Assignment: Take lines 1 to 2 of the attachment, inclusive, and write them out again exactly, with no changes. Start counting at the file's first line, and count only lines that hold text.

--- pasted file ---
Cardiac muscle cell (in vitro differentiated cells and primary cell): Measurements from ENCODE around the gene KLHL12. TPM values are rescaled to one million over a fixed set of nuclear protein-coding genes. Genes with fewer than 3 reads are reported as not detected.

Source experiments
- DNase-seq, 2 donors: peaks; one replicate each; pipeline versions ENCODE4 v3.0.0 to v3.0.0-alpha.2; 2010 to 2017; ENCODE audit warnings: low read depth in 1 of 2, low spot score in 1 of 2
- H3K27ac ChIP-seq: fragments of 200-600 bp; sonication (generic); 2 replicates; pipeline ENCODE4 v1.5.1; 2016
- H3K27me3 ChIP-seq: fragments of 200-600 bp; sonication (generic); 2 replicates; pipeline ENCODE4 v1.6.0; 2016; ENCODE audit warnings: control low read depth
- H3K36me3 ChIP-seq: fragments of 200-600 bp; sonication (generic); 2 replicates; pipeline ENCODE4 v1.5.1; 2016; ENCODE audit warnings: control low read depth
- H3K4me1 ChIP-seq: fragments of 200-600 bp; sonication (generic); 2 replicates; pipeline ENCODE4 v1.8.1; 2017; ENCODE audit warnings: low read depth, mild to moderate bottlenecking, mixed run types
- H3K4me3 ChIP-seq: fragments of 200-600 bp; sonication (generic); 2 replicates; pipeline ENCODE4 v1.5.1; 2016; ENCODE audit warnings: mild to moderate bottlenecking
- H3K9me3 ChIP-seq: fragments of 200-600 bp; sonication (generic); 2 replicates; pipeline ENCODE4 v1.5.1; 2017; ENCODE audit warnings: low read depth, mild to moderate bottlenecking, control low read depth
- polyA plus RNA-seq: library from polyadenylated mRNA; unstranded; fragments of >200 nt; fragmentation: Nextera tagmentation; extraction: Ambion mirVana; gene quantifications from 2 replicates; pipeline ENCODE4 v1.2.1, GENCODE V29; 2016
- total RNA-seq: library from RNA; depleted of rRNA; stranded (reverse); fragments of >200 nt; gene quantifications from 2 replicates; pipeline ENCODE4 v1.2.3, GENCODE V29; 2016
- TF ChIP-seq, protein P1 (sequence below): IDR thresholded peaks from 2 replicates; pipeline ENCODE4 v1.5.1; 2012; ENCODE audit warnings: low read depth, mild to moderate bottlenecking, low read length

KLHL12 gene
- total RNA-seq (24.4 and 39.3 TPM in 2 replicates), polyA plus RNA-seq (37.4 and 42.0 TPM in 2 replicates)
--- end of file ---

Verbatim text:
Cardiac muscle cell (in vitro differentiated cells and primary cell): Measurements from ENCODE around the gene KLHL12. TPM values are rescaled to one million over a fixed set of nuclear protein-coding genes. Genes with fewer than 3 reads are reported as not detected.

Source experiments